Where patent monopolies extend beyond the period of data exclusivity provided, data exclusivity may have little practical effect. But frequently data exclusivity will be of consequence. The provision of exclusive rights to registration data can provide patent-like protections in cases where the patent is found to be invalid, or for which the patent term has expired.

If its patents are invalid, it is not clear that the brand name product contributes significantly to innovation, and it is not clear that the public should insulate the company from competition. Indeed, when a product lacks the innovative properties to qualify for patent protection, it is generally in the interest of innovation to promote competition, so that the next innovations – like another company’s improvement on an existing drug – are not held up by exclusive rights.

In the case of U.S. biogenerics legislation, the likelihood of extensive delays to price-lowering generic competition resulting from data exclusivity is a major concern because brand-name companies are advocating for an unprecedented exclusivity period of 14 years, which significantly longer that five to eight years granted to innovators of conventional and biologic drugs under Hatch-Waxman. The Hatch-Waxman history is replete with abuses of the exclusivity process, including elaborate and sophisticated evergreening strategies that game the system in order to extend monopoly protections beyond those envisioned by the statute. There is every reason to suspect similar strategies will be employed with a parallel system for biologics, so that exclusivity may in practice extend even beyond 14 years.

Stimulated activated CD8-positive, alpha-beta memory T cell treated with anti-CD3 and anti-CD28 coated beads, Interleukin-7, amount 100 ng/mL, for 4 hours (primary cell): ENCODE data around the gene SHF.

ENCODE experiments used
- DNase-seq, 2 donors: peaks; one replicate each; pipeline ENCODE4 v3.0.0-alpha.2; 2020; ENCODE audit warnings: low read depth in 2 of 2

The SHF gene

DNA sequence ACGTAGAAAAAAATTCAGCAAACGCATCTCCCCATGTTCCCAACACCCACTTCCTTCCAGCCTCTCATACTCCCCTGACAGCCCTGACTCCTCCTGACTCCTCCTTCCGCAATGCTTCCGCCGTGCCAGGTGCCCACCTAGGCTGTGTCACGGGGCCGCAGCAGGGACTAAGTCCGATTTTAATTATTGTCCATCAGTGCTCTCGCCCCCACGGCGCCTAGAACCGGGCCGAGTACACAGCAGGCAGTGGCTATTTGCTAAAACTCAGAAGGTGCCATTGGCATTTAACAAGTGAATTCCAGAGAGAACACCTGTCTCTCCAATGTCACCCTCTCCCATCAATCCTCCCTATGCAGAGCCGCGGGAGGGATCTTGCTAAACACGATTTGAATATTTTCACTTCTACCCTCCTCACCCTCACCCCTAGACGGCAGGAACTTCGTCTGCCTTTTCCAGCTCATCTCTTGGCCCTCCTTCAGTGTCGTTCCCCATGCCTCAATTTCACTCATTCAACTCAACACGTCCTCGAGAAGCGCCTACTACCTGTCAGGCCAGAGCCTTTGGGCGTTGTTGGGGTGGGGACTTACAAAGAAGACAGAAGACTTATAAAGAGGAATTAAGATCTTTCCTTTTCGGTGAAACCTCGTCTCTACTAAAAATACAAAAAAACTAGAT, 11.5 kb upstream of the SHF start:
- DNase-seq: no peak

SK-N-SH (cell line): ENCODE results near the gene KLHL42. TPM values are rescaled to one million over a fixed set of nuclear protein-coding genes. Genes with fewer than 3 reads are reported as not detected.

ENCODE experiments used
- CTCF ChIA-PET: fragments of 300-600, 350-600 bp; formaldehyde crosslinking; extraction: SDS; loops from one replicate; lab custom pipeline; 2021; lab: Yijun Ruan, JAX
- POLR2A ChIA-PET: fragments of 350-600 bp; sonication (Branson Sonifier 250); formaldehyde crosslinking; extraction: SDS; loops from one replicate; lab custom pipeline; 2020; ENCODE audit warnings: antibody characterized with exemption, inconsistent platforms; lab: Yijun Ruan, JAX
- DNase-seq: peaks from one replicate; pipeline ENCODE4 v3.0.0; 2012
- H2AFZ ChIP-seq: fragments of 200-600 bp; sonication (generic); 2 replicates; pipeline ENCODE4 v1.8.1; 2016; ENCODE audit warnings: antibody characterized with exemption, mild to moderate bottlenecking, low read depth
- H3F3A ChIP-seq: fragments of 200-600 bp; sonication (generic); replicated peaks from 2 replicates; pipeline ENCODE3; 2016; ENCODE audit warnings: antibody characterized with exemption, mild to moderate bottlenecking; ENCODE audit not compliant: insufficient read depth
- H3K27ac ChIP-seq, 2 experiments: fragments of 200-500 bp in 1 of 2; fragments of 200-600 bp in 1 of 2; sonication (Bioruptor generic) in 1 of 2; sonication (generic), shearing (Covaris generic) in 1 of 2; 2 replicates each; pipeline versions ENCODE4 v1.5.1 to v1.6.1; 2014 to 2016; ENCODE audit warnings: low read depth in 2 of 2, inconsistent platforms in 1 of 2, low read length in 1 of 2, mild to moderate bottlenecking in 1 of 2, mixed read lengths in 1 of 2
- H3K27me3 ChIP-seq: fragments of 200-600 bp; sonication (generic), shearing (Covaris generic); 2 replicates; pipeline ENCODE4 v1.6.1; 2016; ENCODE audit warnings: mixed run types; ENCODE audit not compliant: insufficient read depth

C. Data exclusivity overcompensates data originators
Data exclusivity is also economically inefficient, because an effective marketing monopoly is likely to provide overcompensation for data originators, enabling them to earn many times the cost of the clinical tests that produced the data.

There is also no evidence to support brand-name company arguments that a substantially lengthier exclusivity period is warranted for biologic products approved under the PHSA than is available for products approved under the FDCA. For example, the brand-name industry frequently cites published studies that report the cost of producing brand-name conventional drugs and biologic drugs is almost identical ($1.2 billion versus 1.3 billion). If it doesn’t cost significantly more to develop biotech products, there is no objective justification for the brand-name industry’s proposal to increase the amount of data exclusivity granted to these products by almost 300 percent, from a minimum of five years guaranteed by Hatch-Waxman to fourteen years.

D. The Cost-sharing approach to registration data is a more efficient, pro-competitive approach than data exclusivity
If policymakers wish to create an additional incentive specifically for the cost of clinical trials, there are approaches — such as sharing the cost of clinical trials — that satisfy the public policy rationale for providing data exclusivity to innovators, at a much lower cost and while avoiding data exclusivity-conferred marketing monopolies that undermine access to medicines and other public health objectives. If a policy decision is made that innovator companies need investment protections beyond those afforded by the patent system, the cost-sharing approach would be an efficient and pro-public health alternative to the data exclusivity approach. This approach gives generic firms an automatic right to use originators’ data, but requires them to pay a share of the documented costs of generating the data, proportionate to the size of the markets in which they are selling their product.

The cost-sharing approach gives generic competitors an automatic right to rely on the registration data generated by originator companies, or marketing approval authorizations based on that data. But it requires the generic entrants to pay for use of the data (or for relying on marketing approvals based on the data). Under the cost-sharing approach, the amount generic competitors pay for using or relying on the data is based on the actual costs of generating the data and the proportionate global market share obtained by the generic competitor.